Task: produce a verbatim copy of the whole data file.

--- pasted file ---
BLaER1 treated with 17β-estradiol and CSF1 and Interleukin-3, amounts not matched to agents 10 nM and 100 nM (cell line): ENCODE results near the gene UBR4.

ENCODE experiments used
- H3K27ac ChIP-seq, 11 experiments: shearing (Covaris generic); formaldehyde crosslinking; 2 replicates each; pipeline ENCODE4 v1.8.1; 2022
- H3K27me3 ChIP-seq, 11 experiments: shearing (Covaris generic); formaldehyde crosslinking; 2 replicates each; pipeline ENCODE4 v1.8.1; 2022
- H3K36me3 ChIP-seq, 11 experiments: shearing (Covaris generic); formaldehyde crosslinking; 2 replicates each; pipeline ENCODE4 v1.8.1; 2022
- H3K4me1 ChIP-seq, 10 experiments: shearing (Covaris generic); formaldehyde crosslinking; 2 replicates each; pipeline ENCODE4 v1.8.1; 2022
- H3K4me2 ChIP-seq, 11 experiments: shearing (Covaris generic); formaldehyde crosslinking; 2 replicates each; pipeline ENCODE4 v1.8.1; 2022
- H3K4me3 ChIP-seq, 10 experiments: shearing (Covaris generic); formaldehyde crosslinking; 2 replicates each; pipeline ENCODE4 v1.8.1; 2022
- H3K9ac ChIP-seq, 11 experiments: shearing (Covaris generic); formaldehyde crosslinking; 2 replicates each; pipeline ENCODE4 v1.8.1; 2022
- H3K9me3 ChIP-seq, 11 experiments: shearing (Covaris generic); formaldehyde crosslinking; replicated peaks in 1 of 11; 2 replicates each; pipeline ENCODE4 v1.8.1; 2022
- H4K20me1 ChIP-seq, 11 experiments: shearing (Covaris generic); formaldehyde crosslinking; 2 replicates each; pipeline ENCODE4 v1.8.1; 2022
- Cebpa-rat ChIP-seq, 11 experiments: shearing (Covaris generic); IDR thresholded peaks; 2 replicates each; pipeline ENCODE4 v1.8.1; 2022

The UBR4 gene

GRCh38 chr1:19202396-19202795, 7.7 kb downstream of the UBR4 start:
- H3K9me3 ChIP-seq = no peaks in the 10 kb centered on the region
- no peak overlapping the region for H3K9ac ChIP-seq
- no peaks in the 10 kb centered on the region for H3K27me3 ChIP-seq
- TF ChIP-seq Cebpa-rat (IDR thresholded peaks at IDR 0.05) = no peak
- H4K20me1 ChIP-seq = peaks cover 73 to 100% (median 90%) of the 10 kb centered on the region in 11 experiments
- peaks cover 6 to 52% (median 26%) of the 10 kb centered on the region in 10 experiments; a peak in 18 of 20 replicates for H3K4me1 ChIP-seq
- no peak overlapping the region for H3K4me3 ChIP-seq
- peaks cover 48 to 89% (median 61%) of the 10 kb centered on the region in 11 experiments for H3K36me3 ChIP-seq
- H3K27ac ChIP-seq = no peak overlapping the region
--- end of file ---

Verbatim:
BLaER1 treated with 17β-estradiol and CSF1 and Interleukin-3, amounts not matched to agents 10 nM and 100 nM (cell line): ENCODE results near the gene UBR4.

ENCODE experiments used
- H3K27ac ChIP-seq, 11 experiments: shearing (Covaris generic); formaldehyde crosslinking; 2 replicates each; pipeline ENCODE4 v1.8.1; 2022
- H3K27me3 ChIP-seq, 11 experiments: shearing (Covaris generic); formaldehyde crosslinking; 2 replicates each; pipeline ENCODE4 v1.8.1; 2022
- H3K36me3 ChIP-seq, 11 experiments: shearing (Covaris generic); formaldehyde crosslinking; 2 replicates each; pipeline ENCODE4 v1.8.1; 2022
- H3K4me1 ChIP-seq, 10 experiments: shearing (Covaris generic); formaldehyde crosslinking; 2 replicates each; pipeline ENCODE4 v1.8.1; 2022
- H3K4me2 ChIP-seq, 11 experiments: shearing (Covaris generic); formaldehyde crosslinking; 2 replicates each; pipeline ENCODE4 v1.8.1; 2022
- H3K4me3 ChIP-seq, 10 experiments: shearing (Covaris generic); formaldehyde crosslinking; 2 replicates each; pipeline ENCODE4 v1.8.1; 2022
- H3K9ac ChIP-seq, 11 experiments: shearing (Covaris generic); formaldehyde crosslinking; 2 replicates each; pipeline ENCODE4 v1.8.1; 2022
- H3K9me3 ChIP-seq, 11 experiments: shearing (Covaris generic); formaldehyde crosslinking; replicated peaks in 1 of 11; 2 replicates each; pipeline ENCODE4 v1.8.1; 2022
- H4K20me1 ChIP-seq, 11 experiments: shearing (Covaris generic); formaldehyde crosslinking; 2 replicates each; pipeline ENCODE4 v1.8.1; 2022
- Cebpa-rat ChIP-seq, 11 experiments: shearing (Covaris generic); IDR thresholded peaks; 2 replicates each; pipeline ENCODE4 v1.8.1; 2022

The UBR4 gene

GRCh38 chr1:19202396-19202795, 7.7 kb downstream of the UBR4 start:
- H3K9me3 ChIP-seq = no peaks in the 10 kb centered on the region
- no peak overlapping the region for H3K9ac ChIP-seq
- no peaks in the 10 kb centered on the region for H3K27me3 ChIP-seq
- TF ChIP-seq Cebpa-rat (IDR thresholded peaks at IDR 0.05) = no peak
- H4K20me1 ChIP-seq = peaks cover 73 to 100% (median 90%) of the 10 kb centered on the region in 11 experiments
- peaks cover 6 to 52% (median 26%) of the 10 kb centered on the region in 10 experiments; a peak in 18 of 20 replicates for H3K4me1 ChIP-seq
- no peak overlapping the region for H3K4me3 ChIP-seq
- peaks cover 48 to 89% (median 61%) of the 10 kb centered on the region in 11 experiments for H3K36me3 ChIP-seq
- H3K27ac ChIP-seq = no peak overlapping the region